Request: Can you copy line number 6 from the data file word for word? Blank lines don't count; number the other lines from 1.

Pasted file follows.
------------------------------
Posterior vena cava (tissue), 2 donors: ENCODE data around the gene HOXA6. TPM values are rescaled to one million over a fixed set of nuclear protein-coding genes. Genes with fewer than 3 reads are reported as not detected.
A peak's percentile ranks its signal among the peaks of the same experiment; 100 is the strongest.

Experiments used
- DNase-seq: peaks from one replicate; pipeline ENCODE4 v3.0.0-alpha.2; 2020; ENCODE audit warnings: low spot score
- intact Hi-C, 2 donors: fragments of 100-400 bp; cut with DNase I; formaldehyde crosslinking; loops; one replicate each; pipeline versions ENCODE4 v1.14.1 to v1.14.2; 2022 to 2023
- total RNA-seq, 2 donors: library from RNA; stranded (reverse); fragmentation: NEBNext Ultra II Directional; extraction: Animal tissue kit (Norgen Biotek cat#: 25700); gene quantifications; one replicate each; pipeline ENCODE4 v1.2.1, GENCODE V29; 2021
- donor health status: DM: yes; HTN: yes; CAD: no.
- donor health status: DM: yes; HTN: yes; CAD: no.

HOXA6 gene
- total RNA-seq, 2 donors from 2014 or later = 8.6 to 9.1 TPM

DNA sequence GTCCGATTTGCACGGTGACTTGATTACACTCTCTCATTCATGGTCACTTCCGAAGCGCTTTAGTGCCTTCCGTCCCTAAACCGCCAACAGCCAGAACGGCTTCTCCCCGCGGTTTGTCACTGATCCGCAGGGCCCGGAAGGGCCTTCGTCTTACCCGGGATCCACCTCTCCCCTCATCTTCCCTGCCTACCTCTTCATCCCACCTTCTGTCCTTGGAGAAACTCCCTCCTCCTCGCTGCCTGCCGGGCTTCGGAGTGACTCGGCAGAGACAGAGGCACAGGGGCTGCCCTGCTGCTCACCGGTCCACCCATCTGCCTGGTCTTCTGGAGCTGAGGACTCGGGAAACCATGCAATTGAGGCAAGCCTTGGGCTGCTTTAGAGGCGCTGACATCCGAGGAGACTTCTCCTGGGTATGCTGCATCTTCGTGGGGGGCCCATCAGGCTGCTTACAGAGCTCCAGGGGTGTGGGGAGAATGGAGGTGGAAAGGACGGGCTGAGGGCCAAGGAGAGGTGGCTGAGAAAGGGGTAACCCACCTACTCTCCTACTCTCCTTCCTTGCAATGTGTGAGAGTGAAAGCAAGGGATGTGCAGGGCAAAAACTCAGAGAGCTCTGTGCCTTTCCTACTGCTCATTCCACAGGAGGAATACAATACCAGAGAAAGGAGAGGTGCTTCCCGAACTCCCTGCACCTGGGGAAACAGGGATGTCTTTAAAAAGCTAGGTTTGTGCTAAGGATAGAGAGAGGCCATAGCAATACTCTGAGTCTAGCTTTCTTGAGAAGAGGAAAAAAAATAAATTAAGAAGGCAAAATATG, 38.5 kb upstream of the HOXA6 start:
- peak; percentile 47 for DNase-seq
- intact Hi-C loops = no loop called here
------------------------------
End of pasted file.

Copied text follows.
- total RNA-seq, 2 donors: library from RNA; stranded (reverse); fragmentation: NEBNext Ultra II Directional; extraction: Animal tissue kit (Norgen Biotek cat#: 25700); gene quantifications; one replicate each; pipeline ENCODE4 v1.2.1, GENCODE V29; 2021